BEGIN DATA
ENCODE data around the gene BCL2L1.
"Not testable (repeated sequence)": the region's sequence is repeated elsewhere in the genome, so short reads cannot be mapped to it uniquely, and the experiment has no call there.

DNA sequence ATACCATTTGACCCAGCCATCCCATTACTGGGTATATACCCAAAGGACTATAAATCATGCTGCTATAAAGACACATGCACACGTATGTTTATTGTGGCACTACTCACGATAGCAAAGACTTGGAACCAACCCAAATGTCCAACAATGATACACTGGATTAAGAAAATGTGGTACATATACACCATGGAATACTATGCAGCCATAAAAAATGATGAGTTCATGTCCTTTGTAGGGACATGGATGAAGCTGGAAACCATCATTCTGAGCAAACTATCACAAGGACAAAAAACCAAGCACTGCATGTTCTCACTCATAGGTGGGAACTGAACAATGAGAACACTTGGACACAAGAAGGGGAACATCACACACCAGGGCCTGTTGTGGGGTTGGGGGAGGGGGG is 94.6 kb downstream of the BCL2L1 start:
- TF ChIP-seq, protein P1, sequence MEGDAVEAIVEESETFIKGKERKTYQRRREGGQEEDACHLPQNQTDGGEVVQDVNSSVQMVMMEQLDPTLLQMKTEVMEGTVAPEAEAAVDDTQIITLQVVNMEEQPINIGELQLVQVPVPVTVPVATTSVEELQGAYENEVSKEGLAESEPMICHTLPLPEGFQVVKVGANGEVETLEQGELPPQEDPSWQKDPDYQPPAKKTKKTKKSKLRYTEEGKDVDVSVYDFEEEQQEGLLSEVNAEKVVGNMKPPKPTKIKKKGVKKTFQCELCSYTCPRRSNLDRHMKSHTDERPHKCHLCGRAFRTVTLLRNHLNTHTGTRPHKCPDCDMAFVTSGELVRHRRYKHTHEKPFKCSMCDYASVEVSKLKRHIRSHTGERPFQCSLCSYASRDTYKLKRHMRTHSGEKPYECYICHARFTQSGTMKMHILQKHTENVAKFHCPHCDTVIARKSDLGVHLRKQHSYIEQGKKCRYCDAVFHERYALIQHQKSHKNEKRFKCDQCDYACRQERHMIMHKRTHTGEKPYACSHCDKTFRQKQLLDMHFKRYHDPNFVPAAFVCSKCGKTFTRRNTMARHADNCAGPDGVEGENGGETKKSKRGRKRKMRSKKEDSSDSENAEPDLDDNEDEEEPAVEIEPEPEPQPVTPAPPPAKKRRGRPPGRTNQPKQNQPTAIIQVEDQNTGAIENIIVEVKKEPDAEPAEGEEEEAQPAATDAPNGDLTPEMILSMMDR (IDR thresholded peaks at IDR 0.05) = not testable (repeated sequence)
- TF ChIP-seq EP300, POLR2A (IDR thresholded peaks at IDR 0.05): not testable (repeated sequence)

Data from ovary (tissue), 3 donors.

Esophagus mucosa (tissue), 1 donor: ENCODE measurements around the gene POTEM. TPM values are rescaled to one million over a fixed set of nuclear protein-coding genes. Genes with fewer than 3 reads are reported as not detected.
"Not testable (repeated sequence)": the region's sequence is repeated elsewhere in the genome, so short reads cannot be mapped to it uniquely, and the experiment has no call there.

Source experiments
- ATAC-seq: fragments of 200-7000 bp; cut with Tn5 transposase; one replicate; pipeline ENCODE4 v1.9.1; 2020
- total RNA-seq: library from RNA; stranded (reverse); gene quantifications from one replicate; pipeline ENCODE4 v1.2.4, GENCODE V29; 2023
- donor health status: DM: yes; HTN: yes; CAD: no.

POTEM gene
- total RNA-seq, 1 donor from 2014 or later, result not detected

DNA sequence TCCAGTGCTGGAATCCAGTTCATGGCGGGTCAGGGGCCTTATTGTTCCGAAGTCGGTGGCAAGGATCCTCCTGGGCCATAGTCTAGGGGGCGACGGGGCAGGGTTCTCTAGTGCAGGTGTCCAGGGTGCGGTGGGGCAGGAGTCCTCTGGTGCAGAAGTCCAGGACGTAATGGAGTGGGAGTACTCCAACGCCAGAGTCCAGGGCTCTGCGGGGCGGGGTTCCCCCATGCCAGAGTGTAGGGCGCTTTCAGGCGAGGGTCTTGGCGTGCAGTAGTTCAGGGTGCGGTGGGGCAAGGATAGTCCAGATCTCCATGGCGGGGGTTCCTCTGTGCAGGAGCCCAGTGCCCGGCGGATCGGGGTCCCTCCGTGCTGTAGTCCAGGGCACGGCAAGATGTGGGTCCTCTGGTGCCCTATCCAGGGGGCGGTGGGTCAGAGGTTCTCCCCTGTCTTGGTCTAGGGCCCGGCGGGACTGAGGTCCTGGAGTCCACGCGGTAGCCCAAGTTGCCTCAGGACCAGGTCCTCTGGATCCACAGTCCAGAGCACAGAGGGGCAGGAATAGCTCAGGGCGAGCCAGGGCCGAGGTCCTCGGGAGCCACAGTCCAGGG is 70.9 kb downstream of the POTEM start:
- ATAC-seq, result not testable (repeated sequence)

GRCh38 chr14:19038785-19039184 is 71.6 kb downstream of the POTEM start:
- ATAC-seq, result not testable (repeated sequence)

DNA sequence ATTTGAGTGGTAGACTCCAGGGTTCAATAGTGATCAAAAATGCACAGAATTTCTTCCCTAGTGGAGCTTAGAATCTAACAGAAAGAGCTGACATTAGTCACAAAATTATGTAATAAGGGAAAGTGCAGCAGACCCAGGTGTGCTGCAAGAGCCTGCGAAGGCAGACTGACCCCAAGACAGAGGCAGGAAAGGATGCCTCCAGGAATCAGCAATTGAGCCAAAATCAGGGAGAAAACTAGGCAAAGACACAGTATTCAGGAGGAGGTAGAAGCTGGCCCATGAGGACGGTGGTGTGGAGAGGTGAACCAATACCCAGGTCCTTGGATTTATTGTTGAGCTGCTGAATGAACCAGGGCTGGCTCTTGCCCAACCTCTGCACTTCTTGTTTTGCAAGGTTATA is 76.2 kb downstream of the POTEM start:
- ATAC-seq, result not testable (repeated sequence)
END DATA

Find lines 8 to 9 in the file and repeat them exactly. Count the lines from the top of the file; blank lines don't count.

"Not testable (repeated sequence)": the region's sequence is repeated elsewhere in the genome, so short reads cannot be mapped to it uniquely, and the experiment has no call there.

Source experiments